Dennis Lockhart, Atlanta Fed president, made a speech today trumping up the possibility rate hikes as soon as April.
In his speech, Lockhart cited "sufficient momentum evidenced by the economic data to justify a further step at one of the coming meetings, possibly as early as the meeting scheduled for end of April."
Let's dive into his speech and also put a spotlight on his claim of "sufficient momentum."
Kaleidoscopic Context for Monetary Policy
The title of this post comes from the title of Lockhart's speech to the Rotary Club of Savannah Kaleidoscopic Context for Monetary Policy.
Here are some snips, emphasis his, not mine. Typos not corrected.
An important question is whether to view the fourth quarter as a one-off aberration or a sign of slowing growth. Since we're still in the first quarter of 2016, it's a little early to come to a definitive conclusion. But we are able to gauge the strength of economic momentum in real time using a method we call a nowcast (as opposed to a forecast). A nowcast takes each data point as it comes in and adds it to a model-based computation of the growth rate of gross domestic product (GDP) on an annual basis. Such a computation is sometimes called a tracking estimate. The data we have in hand as input to this estimate run through January, with a few data points for February. Our tracking estimate for the first quarter is currently 1.9 percent.
Short of some big shock that turns consumer psychoIogy on its head, I see no reason why consumer spending growth should not continue. I think the conditions supporting this engine of economic momentum are likely to hold steady. I should add to the list the so-called "gasoline dividend." Although slower than expected to show through in consumption patterns, lower oil prices and lower gasoline prices should bolster the economy through the consumer channel.
The incoming economic data have been, admittedly, mixed since the momentous December meeting of the FOMC (the meeting at which the Committee raised its policy rate for the first time in almost a decade). We policymakers face some ambiguity. In my experience, this is almost always the case. But overall, I see the recent data as positive. I believe a forecast of sustained moderate growth momentum is realistic and remains the likely scenario. In my opinion, there is sufficient momentum evidenced by the economic data to justify a further step at one of the coming meetings, possibly as early as the meeting scheduled for end of April.
Spotlight on Sufficient Momentum - Existing Home Sales
Averaging things outs, we clearly see sales accelerated from February of 2015 through June of 2015. Since then, sales have decelerated.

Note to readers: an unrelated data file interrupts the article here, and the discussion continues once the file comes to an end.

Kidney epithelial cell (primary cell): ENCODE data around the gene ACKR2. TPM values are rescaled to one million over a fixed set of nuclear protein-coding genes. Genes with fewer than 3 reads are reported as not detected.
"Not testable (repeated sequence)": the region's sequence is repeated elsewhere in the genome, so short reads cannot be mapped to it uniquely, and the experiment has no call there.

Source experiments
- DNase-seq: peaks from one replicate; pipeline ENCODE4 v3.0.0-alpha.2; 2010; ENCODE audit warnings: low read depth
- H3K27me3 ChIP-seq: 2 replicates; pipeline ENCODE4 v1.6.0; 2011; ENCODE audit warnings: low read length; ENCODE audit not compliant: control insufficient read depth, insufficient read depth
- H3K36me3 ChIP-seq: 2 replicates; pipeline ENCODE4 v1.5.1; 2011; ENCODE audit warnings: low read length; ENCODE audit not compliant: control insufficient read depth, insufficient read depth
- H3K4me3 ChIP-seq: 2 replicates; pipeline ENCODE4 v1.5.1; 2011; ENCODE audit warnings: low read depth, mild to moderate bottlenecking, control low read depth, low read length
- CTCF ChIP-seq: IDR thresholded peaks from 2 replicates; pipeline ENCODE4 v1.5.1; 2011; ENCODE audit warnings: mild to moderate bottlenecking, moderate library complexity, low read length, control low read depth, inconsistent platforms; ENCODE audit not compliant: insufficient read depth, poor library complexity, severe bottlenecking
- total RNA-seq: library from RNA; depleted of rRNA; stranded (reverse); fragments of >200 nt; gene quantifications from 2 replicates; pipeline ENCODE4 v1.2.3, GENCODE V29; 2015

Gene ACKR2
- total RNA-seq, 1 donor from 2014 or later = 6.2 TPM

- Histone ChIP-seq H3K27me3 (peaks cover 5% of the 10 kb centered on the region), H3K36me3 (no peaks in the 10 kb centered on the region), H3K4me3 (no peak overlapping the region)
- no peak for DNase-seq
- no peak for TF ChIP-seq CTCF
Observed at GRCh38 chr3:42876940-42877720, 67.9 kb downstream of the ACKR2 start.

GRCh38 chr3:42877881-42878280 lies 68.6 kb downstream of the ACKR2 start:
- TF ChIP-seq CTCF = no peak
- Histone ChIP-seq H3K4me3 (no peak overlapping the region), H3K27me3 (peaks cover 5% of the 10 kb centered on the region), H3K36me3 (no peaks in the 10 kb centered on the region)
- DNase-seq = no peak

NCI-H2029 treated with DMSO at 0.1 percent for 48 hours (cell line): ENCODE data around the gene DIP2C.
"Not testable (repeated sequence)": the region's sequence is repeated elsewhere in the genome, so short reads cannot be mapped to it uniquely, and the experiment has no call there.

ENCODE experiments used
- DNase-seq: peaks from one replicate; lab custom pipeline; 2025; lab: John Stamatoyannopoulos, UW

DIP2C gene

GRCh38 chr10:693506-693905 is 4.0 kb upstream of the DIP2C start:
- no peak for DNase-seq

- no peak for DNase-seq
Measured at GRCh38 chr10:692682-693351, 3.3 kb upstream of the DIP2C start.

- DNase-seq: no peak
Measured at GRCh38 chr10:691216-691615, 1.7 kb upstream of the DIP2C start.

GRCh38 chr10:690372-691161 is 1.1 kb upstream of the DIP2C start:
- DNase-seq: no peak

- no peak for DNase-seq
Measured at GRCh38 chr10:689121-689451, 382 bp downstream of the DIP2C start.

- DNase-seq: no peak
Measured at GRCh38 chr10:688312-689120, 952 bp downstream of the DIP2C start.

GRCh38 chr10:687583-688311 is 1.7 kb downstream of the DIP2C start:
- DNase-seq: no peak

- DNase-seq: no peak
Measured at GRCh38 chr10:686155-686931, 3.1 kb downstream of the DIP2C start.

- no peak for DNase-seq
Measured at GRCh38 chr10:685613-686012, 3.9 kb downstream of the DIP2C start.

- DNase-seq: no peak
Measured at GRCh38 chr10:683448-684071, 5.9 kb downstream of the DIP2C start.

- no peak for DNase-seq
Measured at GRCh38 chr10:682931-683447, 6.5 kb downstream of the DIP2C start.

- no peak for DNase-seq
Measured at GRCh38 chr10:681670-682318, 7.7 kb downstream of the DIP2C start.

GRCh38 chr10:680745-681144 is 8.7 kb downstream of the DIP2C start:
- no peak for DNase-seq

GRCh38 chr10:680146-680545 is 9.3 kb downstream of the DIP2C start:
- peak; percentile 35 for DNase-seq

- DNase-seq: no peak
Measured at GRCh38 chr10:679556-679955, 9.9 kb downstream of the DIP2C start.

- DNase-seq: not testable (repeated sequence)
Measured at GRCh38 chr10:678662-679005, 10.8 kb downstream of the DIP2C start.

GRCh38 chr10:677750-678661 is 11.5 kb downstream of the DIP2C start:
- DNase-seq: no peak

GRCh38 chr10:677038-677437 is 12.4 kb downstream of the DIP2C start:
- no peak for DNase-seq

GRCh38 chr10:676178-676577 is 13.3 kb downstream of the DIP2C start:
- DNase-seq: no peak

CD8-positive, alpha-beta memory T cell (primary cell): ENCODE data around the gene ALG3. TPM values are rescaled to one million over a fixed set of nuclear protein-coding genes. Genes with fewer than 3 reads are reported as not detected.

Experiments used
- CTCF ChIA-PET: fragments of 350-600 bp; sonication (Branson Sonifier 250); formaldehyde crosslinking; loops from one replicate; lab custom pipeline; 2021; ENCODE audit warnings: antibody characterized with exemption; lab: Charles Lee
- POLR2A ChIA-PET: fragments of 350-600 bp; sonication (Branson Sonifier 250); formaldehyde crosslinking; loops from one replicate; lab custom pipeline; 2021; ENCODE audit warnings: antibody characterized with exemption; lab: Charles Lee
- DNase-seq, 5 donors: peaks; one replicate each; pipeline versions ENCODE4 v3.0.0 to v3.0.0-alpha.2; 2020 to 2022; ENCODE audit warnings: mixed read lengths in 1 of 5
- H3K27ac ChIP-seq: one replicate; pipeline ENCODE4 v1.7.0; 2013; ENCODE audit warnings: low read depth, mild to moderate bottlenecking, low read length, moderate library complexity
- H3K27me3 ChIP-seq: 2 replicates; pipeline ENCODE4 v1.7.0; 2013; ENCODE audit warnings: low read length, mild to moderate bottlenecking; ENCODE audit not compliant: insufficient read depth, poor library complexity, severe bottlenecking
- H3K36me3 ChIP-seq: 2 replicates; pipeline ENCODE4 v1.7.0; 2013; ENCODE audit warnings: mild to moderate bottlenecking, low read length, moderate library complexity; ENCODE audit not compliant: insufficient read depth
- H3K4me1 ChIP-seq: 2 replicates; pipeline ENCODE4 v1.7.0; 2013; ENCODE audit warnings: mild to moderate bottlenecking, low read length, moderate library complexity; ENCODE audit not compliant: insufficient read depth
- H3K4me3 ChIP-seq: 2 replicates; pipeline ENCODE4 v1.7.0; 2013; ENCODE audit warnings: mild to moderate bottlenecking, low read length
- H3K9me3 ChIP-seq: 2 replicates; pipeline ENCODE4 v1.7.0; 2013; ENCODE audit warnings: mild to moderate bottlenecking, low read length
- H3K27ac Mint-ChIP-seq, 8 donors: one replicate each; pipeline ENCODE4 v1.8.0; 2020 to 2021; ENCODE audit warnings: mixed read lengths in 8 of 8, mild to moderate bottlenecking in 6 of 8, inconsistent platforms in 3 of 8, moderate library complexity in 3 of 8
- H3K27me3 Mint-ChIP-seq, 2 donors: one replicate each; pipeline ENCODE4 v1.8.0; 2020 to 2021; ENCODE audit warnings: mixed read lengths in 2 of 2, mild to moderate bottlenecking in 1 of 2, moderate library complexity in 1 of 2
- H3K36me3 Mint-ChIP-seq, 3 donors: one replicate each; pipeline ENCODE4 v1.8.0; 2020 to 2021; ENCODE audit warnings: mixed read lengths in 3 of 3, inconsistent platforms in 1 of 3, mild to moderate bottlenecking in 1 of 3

The sudden plunge in November sales (released December) was due to change in disclosure rules called "Know Before You Owe".
The bounce in December and January sales was most likely due to delayed closings in November and December. That bounce is now over.
Spotlight on Sufficient Momentum - Retail Sales
It's amusing watching Econoday attempt to spin every conceivable thing positive. Somehow, retail sales at -0.1% on top of a huge downward revision is allegedly indicative of "respectable strength in February".
Reader Tim Wallace pinged me with this pertinent comment: "Down 0.1% in January means February retail sales were actually down 0.7% from January's initially reported number."
Spotlight on Sufficient Momentum - Manufacturing Shipments
March 3, 2016
I put that chart together today with dated updated as on March 3.
There has never been a dip like this outside a recession or leading up to a recession.
Heading into the 2001 recession, the decline in shipments was a leading indicator. In the 2007-2009 recession, shipments were a lagging indicator. I suspect housing overly distorted the prior recession.
Leading or lagging, Lockhart is wrong either way.
GDPNow - March 16
Questions of the Day
Question 1: Is Lockhart even watching the momentum of his own researcher's model?
Question 2: Is 1.9% and falling really sufficient momentum to hike or does Lockhart have Kaleidoscope Eyes?
Long-time Mish readers know what's coming up: A musical tribute.
Reflections on Momentum
The next Atlanta Fed GDPNow release takes place on March 24.
I have a difficult time gaming how GDPNow will react to economic reports but I strongly suspect today's existing homes sales report will knock 0.3% or so off the previous forecast.
The PMI manufacturing index comes out on Marc 22, the new home sales report on March 23, and durable goods orders on March 24.
New data aside, I agree with Lockhart there is "momentum". However, that momentum is "sufficiently" in the wrong direction.